With their endless twists, swirls, calms and ripples, rivers are constantly changing entities. I become absorbed in watching the moving water, speculating what sends the tendrils of current careening off at irregular tangents—and searching for the ghostly movement of a finning trout.
Long ago, I learned that fish take up only a tiny portion of a river’s subsurface domain. And to fish effectively, I also learned to concentrate on constantly keeping my lure or fly in just one per cent of that fluid element, the part that ’bows, brookies, browns and cutties alike thrive in. So, where is that one per cent?
Stand by the bank of a free-stone river on a still evening and listen—you can actually hear the river hiss. That’s the drag of the current against the shoreline, and it gives rise to a concept known as “laminar flow.” Basically, it sets out that flowing water is made up of layers moving at different speeds, the slowest being the one in direct contact with the river bottom, where the drag is at its greatest. Above it is a layer that flows slightly faster because it’s not subject to the same degree of drag. It in turn provides lubrication for the layer above it, and so on until you come to the fast-flowing surface layer in the middle of the river.
Between these layers, the creatures of the river can find a soft current to suit their needs. Now throw in a few boulders, some ledges and perhaps the odd blowdown to send the current careening off at odd angles, and you get the distorted spurs that form the seams and slots and riffles and runs of the river. These are the places where trout truly feel right at home—that magical one per cent area of the river where you want to keep your presentation.
A riffle is an area of broken surface water where the current runs over a narrowing gravel or cobblestone bottom. This is classic water when you’re hunting for trout. Fish will hug the edge of the broken water, feeling secure that they’re difficult to see from above while they wait for food to be carried downstream through the faster water. When food does pass by on this conveyor belt, a fish darts out, grabs the morsel and calmly resumes its position in the lie.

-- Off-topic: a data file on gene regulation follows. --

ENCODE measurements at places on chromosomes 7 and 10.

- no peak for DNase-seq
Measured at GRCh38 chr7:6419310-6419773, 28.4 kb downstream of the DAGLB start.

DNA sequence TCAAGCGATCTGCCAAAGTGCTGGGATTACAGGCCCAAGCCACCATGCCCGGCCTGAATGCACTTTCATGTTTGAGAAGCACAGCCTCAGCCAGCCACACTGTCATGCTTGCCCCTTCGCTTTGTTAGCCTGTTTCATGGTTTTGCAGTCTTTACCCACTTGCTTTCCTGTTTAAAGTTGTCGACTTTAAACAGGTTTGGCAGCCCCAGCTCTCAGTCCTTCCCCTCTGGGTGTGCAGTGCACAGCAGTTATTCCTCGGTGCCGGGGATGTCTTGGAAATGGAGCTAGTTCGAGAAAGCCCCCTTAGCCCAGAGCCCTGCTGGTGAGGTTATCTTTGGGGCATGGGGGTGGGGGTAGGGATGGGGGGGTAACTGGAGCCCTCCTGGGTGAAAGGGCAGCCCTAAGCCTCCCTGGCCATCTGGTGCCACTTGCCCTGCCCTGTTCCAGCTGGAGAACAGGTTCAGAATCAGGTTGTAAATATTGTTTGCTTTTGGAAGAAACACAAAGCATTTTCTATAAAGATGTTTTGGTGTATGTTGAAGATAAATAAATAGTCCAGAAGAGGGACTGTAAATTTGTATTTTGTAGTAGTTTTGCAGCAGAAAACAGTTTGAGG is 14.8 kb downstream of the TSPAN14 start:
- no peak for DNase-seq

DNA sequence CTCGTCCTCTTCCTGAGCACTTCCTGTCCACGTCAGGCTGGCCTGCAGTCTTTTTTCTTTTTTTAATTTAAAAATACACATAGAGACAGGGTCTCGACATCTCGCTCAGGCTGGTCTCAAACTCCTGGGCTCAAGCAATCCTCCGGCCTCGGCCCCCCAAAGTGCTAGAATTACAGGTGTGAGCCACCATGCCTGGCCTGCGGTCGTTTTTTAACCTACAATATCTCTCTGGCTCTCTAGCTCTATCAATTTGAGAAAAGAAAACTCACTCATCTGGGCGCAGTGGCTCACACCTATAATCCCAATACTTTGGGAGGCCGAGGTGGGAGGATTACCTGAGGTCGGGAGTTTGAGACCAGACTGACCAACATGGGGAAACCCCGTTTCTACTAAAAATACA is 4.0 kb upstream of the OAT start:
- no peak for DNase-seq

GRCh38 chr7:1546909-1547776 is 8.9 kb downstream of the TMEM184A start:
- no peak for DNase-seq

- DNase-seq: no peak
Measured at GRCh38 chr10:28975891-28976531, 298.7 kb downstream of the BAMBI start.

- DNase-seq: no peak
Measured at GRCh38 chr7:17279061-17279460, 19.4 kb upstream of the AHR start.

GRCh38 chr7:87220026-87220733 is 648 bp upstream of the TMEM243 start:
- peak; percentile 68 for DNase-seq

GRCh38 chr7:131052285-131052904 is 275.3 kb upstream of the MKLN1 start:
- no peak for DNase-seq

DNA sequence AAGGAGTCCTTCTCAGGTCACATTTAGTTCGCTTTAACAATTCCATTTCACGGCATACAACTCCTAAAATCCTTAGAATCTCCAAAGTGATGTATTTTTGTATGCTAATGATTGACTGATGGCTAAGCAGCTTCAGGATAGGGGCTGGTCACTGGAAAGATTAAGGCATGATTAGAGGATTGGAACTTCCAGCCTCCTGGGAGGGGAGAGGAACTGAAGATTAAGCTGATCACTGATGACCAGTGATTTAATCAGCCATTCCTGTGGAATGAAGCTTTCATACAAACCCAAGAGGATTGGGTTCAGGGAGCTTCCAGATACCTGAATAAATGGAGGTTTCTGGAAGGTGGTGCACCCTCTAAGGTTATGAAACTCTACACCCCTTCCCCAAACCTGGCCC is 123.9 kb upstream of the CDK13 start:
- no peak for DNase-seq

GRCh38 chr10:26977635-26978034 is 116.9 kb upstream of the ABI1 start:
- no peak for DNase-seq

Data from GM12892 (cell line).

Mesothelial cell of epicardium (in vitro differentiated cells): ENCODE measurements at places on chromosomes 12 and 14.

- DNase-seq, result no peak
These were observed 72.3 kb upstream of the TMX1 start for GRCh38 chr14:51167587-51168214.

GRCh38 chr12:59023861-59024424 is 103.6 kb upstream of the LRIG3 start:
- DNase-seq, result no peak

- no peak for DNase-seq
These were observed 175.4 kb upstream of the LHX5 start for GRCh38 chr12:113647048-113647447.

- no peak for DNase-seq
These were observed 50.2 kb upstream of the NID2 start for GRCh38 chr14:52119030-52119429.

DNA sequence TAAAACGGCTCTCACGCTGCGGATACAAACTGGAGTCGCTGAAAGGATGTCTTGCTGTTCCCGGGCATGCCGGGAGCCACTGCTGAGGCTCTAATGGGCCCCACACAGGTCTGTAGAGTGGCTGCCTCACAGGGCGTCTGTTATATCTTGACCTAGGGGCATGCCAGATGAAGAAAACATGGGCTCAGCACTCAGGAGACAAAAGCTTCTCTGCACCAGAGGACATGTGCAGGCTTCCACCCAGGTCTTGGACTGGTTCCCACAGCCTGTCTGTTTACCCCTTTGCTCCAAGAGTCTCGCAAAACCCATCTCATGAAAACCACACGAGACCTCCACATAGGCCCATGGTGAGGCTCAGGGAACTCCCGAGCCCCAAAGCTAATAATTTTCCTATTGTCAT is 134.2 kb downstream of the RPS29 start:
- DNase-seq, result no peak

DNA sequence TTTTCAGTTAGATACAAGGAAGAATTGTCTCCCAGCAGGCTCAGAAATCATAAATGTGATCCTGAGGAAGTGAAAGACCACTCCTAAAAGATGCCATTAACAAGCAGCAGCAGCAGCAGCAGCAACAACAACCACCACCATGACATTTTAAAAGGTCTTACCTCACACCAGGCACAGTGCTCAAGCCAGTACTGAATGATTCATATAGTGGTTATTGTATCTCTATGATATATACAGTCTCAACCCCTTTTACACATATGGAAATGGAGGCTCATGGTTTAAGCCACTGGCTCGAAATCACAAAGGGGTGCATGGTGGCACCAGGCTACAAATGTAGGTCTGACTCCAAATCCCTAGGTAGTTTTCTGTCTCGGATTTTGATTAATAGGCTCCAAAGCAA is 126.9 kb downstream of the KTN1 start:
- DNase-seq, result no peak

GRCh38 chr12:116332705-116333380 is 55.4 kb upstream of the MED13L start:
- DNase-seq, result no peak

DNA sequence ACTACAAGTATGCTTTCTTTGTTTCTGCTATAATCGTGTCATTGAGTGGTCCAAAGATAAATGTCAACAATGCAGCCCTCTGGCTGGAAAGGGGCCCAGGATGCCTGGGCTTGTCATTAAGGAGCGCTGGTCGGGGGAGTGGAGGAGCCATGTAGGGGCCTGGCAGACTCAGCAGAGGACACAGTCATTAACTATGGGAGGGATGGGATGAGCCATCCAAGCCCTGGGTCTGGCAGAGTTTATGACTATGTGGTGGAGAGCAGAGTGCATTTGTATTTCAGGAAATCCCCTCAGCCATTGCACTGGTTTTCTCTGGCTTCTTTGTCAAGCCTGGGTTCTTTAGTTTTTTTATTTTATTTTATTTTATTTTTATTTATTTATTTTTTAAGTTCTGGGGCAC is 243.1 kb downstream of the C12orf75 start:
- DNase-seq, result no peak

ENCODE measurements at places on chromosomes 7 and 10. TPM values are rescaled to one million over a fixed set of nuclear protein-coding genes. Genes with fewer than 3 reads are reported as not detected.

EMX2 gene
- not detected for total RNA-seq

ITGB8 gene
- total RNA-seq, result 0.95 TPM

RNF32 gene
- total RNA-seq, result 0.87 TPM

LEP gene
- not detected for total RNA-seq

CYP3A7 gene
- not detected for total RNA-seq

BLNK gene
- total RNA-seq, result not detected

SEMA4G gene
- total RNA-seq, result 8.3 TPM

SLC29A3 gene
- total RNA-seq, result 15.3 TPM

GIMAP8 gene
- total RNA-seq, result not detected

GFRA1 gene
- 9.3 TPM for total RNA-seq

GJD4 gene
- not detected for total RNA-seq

To find this sweet spot, take a look at the components of the bottom. The sandy patch along the edge of the riffle indicates water that is too slow, too unbroken and likely too shallow to hold fish. Out in the main current, the bed is washed clean of sediment and algae. Between the two, however, is an area of moderate current where feeding fish are most likely to hold.
Fish the riffle from a position upstream, staying well back to avoid spooking the trout. Keep the presentation small and cast downstream at an angle that will drift your offering toward shore.
For dry-fly fishing, you can approach the lie from downstream with less likelihood of spooking fish. Start below the riffle and cover the water progressively farther out, then move upstream a couple of steps and begin again, holding your casts to your side of the riffle as you work your way up to the head.
Runs are recognizable by their long stretches of rippled water. If it were possible to stop the flow of water for just a moment, you would see a stretch of river bottom littered with rocks the size of basketballs on smaller rivers to medicine balls on bigger waters. The lee side of each one of these rocks can provide shelter for trout, and each one pushes the current up to create a wave on the surface. Put enough of these waves together and the recognizable pattern of a run becomes apparent.
I like working long runs of broken water because they almost always produce fish, and they’re easy to cover methodically with a wet fly or lure. Look for runs alongside gravel bars, often in straight stretches between pools. Best is where the river has just enough decline to stay apace of a person walking at moderate speed without working up a sweat.